DOBBS: It is absolutely incredible. We should put a couple facts before our audience here this evening.
I know that Washington is averse to facts. The amnesty, the corporate lobby, the open borders lobbies, all averse to the facts, but here are the facts.
Fifty-six percent, as you reported last night, of H1-B visas are granted to employees, foreign workers who are low-skilled workers. Fifty-six percent of them.
Seventy percent of those H1-B visas are sought by Indian companies seeking to outsource work in the United States to employees. And in many of those cases, if not all, they make $12,000 less than the prevailing wage that is of American workers.
Just to put a few facts forward. I know that will be very uncomfortable to Congressman Flake, Congressman Gutierrez, and of course Senator Cornyn, and others, and particularly my good friend, Bill Gates, who seeks unlimited H1-B visas for the United States.
Bill, thank you very much. That is just enough to make you want to chew nails.
Bill Tucker, thank you.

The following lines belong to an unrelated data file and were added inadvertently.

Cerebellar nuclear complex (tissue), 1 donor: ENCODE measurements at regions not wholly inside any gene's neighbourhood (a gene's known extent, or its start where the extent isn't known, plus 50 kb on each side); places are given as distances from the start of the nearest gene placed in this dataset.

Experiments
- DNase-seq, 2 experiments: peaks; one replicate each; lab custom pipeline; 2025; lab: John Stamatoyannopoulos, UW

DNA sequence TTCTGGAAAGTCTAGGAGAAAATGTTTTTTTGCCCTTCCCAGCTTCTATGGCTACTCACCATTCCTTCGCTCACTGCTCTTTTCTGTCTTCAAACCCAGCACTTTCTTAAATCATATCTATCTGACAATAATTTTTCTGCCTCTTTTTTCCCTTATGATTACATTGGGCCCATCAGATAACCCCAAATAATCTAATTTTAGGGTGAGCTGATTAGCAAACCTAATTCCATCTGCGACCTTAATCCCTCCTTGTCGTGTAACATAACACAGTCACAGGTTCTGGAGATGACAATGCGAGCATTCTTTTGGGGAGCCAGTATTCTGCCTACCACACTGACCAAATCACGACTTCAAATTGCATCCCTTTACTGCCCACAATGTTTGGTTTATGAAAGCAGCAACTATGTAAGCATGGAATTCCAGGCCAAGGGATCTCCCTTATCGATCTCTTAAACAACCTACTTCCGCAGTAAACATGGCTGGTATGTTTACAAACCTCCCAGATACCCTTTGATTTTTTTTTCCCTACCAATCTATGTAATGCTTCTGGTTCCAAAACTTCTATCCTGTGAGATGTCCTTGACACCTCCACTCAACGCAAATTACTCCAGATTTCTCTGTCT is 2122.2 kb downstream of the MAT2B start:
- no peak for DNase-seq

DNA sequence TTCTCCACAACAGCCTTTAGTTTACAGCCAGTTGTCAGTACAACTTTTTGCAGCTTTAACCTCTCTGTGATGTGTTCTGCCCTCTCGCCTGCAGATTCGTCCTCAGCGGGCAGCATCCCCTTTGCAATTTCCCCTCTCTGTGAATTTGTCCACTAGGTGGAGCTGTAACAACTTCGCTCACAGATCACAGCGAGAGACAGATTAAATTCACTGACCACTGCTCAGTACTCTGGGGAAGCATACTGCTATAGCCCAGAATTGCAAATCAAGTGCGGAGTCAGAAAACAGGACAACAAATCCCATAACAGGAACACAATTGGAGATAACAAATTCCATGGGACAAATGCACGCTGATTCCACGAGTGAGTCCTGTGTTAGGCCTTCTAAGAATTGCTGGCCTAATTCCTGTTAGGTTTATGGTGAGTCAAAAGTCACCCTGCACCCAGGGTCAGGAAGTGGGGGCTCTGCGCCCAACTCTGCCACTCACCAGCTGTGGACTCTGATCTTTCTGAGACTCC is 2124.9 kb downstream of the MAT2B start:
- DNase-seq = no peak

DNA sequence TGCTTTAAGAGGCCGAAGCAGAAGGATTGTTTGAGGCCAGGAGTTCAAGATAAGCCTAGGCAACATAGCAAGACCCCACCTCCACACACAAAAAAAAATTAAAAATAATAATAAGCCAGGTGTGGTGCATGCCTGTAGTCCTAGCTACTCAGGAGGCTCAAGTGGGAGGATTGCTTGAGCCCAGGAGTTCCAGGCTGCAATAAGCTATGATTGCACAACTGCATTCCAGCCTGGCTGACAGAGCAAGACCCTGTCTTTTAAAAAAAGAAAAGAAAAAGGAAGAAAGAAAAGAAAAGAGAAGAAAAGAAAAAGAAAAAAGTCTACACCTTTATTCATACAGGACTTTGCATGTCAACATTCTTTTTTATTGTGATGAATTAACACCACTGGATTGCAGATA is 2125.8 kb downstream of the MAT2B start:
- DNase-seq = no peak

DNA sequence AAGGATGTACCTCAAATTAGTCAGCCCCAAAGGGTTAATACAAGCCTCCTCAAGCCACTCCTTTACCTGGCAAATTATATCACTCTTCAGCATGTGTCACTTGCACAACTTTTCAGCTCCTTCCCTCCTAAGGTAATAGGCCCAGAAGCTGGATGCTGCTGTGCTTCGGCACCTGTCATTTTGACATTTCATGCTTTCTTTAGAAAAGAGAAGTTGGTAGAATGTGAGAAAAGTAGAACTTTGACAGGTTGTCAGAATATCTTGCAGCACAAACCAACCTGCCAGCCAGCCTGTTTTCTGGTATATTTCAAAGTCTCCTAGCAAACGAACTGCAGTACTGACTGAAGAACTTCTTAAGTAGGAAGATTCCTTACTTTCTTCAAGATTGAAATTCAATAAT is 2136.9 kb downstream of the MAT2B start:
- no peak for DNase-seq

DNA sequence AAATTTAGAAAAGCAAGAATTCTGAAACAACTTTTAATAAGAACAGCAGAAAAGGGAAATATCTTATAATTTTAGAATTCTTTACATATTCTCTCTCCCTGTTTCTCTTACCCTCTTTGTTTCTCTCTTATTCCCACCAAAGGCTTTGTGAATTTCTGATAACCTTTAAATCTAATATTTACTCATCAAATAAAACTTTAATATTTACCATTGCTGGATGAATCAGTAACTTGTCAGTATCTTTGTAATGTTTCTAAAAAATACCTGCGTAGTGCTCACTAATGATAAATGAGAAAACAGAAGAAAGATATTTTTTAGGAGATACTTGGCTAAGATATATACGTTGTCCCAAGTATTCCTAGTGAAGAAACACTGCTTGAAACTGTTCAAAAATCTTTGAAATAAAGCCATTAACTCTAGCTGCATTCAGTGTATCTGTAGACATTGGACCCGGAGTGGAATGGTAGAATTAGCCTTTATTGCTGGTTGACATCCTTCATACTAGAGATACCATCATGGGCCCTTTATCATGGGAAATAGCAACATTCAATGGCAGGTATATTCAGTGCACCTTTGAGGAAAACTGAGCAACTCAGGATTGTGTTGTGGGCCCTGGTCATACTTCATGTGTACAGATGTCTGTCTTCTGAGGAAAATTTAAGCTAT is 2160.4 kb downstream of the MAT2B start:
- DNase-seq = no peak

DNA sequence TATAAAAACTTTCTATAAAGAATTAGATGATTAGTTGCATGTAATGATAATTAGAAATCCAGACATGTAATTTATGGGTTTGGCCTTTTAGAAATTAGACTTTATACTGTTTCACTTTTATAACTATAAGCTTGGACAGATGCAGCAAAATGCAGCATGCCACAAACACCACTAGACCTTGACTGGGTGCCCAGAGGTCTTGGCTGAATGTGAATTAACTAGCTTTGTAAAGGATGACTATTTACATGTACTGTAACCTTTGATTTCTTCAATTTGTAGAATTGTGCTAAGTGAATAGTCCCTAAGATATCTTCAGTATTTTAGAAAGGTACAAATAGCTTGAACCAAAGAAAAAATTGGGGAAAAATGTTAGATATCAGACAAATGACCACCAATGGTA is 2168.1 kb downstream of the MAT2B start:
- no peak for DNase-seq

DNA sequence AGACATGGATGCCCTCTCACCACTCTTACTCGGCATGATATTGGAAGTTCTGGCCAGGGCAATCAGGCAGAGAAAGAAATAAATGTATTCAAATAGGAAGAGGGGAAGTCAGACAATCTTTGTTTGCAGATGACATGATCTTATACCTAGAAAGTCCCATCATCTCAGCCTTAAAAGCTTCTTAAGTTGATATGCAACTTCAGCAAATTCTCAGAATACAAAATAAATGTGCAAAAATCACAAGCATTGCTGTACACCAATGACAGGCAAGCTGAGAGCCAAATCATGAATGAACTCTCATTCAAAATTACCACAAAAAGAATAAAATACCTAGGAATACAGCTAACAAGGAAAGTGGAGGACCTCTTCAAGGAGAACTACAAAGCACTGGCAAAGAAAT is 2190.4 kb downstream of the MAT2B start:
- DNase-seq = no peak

For the first time ever, Toyota selling more vehicles in a quarter than General Motors. That's right, Toyota is now the number one seller of cars in the world.
Toyota sold more than 2.3 million vehicles worldwide in the first quarter of this year. General mothers sold 2.25. In annual sales, General Motors, however, remains number one, but Toyota is catching up and catching up quickly.
How about that?
Coming up next, I'll tell you when a ham sandwich is more than a ham sandwich. You might find this one hard to believe. And an educator is involved. Imagine that.
And is our government doing everything it can to keep our food safe? Well, you may not want to hear the answer, but it's coming up here next, and if you can stomach it.
And a new investigation of presidential adviser Karl Rove. We'll tell you what the Office of the Special Counsel is looking for coming up here next in the broadcast. It seems there's some thought that the Bush administration has politicized the federal government, and that governance has not always been free of politics.
Stay with us.